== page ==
It’s interesting that the Chip Kidd-designed variant covers for both Nightwing/Oracle issues featured art by Don Kramer. Jan Duursema’s art definitely has a Don Kramer vibe to it at times. For whatever reason, I see it whenever a character it looking toward the camera with a determined look. Oracle, Nightwing, and our two Thanagarians all have moments like that. It brings back fond memories of Kramer’s runs on Nightwing and Detective Comics.

Convergence: Nightwing/Oracle #2, BarbaraThis issue has a surprise guest, and if you haven’t figured it out yet, I’m not going to tell you who it is (Spoilers, dude!). It’s a nice surprise, but there is once drawback to it. In order to conceal this person’s identity from the reader for a bit, Simone has them dressed in brown robes during a scene with Oracle. That struck me as an odd choice. Why the robes? Is there a risk of them being recognized by the Thanagarians? Even if there is, why keep the disguise on while you’re in a private setting with Oracle? That was a head-scratcher.

The wedding of any incarnation of Dick Grayson and Barbara Gordon is obviously pretty cool to see. Sadly, we only see it for half a page. But it’s still pretty impactful to not only see our couple in a matrimonial setting, but some pretty notable guests in the foreground. One might argue this is a moment we should have gotten several years ago. Then again, DC’s recent track record with superhero marriages isn’t exactly stellar…

Convergence: Nightwing/Oracle #2My only nitpick with the wedding scene is Barbara’s dress. That’s a weird thing to pick at (especially considering I’m a guy), but it bothered me a bit. On the cover, Jill Thompson draws Barbara wearing a white dress with something of a computerized texture, which obviously wraps around and envelopes most of the image. In the issue, the lower portion of Barbara’s dress has the same texture. For yours truly, that ventured into hokey territory. It’s simply a matter of something working in the context of a cover, but not in the actual issue.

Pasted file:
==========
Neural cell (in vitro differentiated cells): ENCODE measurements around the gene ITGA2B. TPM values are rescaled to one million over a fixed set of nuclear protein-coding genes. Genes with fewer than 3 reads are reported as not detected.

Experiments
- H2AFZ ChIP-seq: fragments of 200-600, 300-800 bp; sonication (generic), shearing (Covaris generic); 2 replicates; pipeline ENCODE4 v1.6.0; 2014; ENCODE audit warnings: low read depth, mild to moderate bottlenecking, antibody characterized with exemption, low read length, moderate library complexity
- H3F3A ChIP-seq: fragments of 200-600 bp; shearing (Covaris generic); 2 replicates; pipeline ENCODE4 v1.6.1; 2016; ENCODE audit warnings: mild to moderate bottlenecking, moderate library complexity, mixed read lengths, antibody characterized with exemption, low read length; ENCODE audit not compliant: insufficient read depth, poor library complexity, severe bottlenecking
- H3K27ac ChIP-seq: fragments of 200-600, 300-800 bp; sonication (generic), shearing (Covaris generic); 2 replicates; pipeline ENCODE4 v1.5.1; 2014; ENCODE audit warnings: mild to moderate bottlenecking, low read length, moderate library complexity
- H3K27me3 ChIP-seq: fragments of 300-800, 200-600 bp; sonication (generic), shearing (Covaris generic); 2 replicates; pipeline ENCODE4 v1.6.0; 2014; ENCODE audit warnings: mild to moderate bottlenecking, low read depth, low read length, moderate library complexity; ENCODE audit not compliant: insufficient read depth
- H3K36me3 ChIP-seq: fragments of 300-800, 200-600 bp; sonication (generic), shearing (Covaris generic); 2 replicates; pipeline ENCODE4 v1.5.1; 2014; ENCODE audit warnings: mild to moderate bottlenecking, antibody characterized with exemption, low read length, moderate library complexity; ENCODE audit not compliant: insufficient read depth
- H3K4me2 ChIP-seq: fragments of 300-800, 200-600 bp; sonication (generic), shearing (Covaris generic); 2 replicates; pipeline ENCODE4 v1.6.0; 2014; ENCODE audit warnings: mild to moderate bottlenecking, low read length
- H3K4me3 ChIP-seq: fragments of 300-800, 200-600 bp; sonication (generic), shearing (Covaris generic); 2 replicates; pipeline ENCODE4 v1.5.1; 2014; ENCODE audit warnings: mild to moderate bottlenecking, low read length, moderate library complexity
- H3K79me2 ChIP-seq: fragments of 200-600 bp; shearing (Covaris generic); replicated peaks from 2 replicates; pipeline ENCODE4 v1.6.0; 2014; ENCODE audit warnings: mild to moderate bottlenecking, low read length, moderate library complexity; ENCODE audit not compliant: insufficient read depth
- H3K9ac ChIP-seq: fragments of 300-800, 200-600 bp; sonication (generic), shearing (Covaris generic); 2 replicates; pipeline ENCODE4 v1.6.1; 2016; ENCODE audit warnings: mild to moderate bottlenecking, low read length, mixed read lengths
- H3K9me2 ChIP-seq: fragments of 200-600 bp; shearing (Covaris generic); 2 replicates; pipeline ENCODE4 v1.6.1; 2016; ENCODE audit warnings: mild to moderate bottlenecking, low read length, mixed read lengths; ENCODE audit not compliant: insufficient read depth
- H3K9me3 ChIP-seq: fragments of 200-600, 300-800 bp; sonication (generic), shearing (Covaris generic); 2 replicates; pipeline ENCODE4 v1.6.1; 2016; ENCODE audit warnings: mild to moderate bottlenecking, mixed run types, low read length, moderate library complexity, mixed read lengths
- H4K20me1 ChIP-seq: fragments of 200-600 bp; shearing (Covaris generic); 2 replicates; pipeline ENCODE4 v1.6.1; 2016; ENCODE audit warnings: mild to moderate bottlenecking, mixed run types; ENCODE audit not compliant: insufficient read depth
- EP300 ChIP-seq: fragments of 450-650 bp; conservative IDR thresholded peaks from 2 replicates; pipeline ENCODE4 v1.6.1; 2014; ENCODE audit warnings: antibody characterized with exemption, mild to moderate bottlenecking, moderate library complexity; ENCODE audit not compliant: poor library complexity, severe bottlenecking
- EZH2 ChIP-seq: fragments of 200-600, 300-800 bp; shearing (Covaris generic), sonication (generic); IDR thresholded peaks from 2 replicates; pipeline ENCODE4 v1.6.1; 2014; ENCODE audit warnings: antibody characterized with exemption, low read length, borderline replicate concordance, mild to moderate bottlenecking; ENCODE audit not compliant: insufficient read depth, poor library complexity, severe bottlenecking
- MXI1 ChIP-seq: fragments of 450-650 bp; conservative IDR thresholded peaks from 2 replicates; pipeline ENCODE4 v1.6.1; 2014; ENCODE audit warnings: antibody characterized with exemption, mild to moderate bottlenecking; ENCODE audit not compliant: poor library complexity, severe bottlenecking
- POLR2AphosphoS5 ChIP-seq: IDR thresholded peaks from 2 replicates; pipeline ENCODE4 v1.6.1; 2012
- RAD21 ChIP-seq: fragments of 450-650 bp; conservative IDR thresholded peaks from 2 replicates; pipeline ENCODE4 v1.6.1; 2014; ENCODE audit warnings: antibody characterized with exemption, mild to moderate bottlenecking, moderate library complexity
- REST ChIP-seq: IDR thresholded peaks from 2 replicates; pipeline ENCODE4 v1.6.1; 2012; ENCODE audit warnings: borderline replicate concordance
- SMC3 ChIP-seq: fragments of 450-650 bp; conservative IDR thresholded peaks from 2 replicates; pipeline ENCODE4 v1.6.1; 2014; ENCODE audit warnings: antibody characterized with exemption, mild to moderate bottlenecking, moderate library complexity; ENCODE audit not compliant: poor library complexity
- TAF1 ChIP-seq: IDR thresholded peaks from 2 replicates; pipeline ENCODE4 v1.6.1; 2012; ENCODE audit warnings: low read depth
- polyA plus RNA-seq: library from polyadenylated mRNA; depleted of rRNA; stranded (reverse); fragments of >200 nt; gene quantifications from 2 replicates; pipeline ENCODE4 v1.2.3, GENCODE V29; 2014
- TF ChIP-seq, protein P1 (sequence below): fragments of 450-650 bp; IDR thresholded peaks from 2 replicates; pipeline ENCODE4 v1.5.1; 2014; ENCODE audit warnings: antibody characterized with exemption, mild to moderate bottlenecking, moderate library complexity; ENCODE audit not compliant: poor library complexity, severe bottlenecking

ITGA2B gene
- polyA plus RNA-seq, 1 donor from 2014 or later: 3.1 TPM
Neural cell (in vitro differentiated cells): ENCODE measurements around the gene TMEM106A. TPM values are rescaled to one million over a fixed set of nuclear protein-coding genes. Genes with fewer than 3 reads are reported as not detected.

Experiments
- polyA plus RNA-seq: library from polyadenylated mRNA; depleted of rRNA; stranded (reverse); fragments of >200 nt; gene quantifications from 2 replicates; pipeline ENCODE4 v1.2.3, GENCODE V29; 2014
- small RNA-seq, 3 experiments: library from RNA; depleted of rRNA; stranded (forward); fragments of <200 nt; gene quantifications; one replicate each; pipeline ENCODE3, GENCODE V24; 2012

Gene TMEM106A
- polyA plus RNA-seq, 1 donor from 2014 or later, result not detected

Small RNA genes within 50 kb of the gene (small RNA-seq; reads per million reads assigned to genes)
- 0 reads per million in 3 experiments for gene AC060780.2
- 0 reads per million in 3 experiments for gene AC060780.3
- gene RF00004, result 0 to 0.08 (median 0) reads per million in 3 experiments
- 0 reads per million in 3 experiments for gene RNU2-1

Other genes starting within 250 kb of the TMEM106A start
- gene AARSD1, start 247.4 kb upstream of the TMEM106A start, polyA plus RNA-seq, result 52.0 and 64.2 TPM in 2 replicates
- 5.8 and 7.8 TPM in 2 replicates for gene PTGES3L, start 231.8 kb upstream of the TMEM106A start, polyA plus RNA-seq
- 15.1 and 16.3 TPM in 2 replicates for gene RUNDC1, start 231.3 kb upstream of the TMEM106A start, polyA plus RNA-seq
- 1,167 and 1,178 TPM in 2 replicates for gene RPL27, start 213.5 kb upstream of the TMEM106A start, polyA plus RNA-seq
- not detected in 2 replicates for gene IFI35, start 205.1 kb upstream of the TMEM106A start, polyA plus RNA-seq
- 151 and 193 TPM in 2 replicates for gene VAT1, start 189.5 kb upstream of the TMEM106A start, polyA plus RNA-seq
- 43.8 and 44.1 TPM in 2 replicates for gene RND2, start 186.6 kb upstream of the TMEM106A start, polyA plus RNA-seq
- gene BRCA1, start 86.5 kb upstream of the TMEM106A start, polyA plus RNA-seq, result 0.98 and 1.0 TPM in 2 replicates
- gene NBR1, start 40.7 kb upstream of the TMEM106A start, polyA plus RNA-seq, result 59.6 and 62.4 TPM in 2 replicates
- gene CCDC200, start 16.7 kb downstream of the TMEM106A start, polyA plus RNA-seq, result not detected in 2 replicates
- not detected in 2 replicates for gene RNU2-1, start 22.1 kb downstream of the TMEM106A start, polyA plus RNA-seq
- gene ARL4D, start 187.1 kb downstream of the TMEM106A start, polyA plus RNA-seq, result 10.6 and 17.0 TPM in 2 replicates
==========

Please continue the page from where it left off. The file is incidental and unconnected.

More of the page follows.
And with that…here they go, out of our lives again. DC brings them back, just to put them right back on the shelf. *sigh* It’s painful to see this happen to Oracle in particular. That character had so much depth to her, and on top of that, she was so damn cool. Obviously, a lot of good has come from DC giving Barbara her legs back and making her Batgirl again. The recent issues by Cameron Stewart, Brendan Fletcher, and Babs Tarr come to mind immediately. But many longtime fans like myself have never stopped missing Oracle.

What can I say? It still hurts, damn it. It still hurts.

Image 1 from bleedingcool.com. Image 2 from comixology.com. Image 3 from shadowneko003.tumblr.com.

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A Convergence: Nightwing/Oracle #1 Review – Under the Dome

Convergence: Nightwing/Oracle #1 coverTITLE: Convergence: Nightwing/Oracle #1
AUTHOR: Gail Simone
PENCILLER: Jan Duursema. Cover by Jill Thompson.
PUBLISHER: DC Comics
PRICE: $3.99
RELEASED: April 8, 2015

By Rob Siebert
Editor, Fanboy Wonder